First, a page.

Being knowledgeable of the game of Badminton from his sportsman days in Dublin, Adedapo accepted an invitation to sponsor a competition locally. Following this, he formed an Amateur Badminton Association with Mr. Odunlami who invited him in 1970. In conjunction with a few African associations affiliated with the International Badminton Federation IBF he formed the African Badminton Federation. This was sequel to his resignation of Nigeria from the IBF in protest of apartheid South Africa’s continued membership. By 1976, the National Sports Commission took over the machinery of the body and appointed him chairman, alienating him from old partners.

Adedapo became president of the Rotary club Ikeja in 1980, which it joined seven years earlier. In 1986 he was elected District Governor of District 911. Since 1973 he had joined Lodge Lisabi- a Scottish lodge of Freemasonry in Abeokuta.



Fela Anikulapo-Kuti being among secondary school contemporaries he shared radical views about religion with. Alake Oyebade Lipede was instrumental in dousing what may have been tension when Ago-Oko community was alleged to be acting unilaterally in events leading up to his coronation in 1989.



After the completion of Ordinary Level at Anglican Grammar School in 1956, Adedapo proceeded to a two year Advanced Level course at West Ham College in London. At the end of the first year he gained admission into Trinity College for a six year medical course, with first four years devoted to the medical and art subjects, therefore earning arts degree halfway. Afetr obtaining a medical degree in 1964 he returned to Nigeria for housemanship at the Lagos University Teaching Hospital LUTH. Again he was in Europe in September 1966 to pursue a post graduate diploma in Tropical Medicine in the University of Liverpool. Following this, he studied for a diploma in Public Health for nine months in the Bristol University, and did a six months course in medicine at the Edinburg University. Finally, he took a course in Industrial Health, which he finished in February 1970 before returning to Nigeria.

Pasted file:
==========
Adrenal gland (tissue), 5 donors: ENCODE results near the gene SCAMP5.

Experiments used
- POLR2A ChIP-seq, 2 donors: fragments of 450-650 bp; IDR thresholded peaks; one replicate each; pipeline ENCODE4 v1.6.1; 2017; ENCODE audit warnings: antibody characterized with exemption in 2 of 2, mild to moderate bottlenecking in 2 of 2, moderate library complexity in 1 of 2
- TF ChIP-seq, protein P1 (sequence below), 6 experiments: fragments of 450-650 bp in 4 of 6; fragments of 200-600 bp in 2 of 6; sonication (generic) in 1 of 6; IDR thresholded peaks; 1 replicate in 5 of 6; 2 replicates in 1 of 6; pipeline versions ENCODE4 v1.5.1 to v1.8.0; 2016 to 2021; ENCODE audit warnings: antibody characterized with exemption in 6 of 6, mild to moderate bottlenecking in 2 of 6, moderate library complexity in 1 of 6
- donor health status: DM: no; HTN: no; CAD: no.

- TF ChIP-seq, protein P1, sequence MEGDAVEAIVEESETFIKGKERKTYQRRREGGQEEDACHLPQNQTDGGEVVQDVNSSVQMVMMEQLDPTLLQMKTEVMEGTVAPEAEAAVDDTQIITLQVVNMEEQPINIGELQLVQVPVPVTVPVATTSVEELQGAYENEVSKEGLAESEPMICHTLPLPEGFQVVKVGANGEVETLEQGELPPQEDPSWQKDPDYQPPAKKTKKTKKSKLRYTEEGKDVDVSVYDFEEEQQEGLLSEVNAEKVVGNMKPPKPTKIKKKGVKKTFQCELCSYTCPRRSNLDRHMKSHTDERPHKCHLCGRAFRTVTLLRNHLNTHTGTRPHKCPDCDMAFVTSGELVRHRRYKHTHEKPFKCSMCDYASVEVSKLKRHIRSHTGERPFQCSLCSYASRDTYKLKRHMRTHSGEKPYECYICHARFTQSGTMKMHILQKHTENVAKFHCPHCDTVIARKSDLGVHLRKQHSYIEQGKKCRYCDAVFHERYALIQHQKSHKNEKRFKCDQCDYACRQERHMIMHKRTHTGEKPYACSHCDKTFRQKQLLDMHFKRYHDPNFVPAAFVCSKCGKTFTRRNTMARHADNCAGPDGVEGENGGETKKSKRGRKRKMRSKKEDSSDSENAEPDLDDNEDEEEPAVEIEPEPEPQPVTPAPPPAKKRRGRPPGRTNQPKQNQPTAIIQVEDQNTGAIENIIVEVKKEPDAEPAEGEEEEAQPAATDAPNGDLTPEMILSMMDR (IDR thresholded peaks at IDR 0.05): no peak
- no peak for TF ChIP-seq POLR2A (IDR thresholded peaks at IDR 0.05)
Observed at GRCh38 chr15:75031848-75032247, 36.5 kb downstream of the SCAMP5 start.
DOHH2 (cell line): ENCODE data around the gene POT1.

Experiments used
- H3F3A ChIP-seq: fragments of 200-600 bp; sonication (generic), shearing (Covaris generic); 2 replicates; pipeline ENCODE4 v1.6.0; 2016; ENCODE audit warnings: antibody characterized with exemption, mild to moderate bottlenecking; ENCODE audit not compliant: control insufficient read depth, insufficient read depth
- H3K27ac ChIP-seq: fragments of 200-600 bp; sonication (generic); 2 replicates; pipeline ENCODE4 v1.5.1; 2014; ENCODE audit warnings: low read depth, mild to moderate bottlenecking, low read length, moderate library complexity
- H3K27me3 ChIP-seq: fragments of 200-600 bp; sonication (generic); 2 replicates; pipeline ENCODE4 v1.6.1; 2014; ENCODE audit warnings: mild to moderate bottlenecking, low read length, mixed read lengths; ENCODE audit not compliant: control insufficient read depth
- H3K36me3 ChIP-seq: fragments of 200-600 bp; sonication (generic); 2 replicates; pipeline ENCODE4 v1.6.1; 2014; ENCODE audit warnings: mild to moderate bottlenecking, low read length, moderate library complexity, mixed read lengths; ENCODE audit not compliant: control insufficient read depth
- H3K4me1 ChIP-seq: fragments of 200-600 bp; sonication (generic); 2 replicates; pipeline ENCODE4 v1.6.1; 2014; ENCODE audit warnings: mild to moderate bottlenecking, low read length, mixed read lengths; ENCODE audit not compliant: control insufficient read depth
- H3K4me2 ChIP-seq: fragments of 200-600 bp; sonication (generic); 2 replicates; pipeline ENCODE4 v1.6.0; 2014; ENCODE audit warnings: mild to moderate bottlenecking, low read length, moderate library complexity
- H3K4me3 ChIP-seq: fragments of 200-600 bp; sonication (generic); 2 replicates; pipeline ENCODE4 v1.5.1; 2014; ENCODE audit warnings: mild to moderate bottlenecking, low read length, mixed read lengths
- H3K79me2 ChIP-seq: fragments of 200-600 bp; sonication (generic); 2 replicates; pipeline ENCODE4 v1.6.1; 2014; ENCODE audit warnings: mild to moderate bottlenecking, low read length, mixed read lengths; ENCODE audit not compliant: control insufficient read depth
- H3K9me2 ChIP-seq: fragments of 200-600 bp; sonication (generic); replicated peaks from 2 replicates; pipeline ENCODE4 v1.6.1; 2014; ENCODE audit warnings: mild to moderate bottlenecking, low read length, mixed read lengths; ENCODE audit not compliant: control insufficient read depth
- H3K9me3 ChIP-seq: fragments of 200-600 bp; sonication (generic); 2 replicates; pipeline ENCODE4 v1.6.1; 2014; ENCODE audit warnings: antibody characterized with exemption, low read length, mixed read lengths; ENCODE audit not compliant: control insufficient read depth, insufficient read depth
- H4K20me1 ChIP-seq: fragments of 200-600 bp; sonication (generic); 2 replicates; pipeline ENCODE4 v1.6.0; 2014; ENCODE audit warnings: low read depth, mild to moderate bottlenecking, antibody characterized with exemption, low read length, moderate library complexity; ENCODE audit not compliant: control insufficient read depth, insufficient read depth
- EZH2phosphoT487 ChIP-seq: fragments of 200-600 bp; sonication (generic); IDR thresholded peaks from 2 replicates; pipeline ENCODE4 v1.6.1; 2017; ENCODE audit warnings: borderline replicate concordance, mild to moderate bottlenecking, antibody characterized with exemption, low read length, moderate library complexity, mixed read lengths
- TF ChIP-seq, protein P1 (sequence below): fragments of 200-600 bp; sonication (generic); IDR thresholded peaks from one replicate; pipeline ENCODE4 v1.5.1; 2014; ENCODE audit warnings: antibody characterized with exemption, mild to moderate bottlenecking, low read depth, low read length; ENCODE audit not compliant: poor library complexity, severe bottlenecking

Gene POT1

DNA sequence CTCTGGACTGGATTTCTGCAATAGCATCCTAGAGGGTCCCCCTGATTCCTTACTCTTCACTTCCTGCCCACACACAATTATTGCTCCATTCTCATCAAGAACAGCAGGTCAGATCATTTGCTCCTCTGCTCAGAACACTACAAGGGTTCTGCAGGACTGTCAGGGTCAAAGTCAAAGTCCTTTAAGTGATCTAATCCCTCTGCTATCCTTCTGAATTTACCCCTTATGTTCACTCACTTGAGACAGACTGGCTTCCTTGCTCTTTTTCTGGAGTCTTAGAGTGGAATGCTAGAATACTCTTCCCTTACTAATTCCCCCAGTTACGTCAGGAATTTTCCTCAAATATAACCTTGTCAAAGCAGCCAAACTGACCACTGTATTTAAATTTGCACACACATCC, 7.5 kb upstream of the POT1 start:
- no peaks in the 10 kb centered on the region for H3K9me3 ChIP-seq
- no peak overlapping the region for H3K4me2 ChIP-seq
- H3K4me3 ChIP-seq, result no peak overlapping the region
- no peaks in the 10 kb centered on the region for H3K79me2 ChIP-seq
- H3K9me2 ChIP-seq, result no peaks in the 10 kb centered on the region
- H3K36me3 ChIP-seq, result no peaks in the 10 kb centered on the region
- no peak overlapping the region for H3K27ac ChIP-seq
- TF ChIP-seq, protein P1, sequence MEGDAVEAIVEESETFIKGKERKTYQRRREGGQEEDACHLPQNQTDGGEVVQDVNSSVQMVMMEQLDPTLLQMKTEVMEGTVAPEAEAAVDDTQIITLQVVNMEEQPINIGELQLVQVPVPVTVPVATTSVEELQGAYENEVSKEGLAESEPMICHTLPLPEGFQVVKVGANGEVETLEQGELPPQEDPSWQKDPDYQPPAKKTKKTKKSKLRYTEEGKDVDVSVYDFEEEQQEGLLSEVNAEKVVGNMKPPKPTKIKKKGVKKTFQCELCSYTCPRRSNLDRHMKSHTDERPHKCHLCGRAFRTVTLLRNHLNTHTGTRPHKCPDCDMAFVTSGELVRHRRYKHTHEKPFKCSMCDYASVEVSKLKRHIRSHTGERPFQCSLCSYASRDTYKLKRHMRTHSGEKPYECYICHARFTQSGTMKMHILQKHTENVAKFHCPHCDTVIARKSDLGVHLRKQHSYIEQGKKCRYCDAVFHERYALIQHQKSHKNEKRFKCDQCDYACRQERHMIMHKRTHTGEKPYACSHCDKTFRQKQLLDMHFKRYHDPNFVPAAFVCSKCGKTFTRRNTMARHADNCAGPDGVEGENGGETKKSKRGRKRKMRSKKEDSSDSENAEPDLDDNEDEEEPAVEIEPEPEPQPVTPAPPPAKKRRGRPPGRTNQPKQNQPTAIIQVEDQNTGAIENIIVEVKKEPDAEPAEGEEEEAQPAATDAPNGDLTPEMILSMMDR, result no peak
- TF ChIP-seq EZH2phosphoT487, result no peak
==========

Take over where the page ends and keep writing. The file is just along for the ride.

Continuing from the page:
Intentional efforts to gain experience was made by Adedapo while in Europe for his post graduate studies form 1967-1970. He stayed a couple of months at the Wittington and Holloway hospitals in London, He was also involved in a private practice under an experienced doctor in town. Declining to take on an offer which would affect his business and private practice plans he resumed a part-time job with Surulere Health Centre SHC at Randle Avenue.



It was common for youngsters of Adedapo’s day to covet the honour that was due to medical dotors but he carried his own fancy almost to a level of obsession. His other intuition would bring him to what he considered a higher calling. As recounted in his autobiography, it would suddenly dawn on him that he was a reincarnation of Karunwi I, his mother’s great grandfather who was the first Osile of Oke-Ona. Moved in part by his several encounters with the Aladura, he chose at his 50th birthday to engage himself more in religious activities.

[1] The Ultimate Honour, Dapo Tejuosho, Nelson Publishers Limited, Lagos, 1989

Tope Apoola
Profession: Writer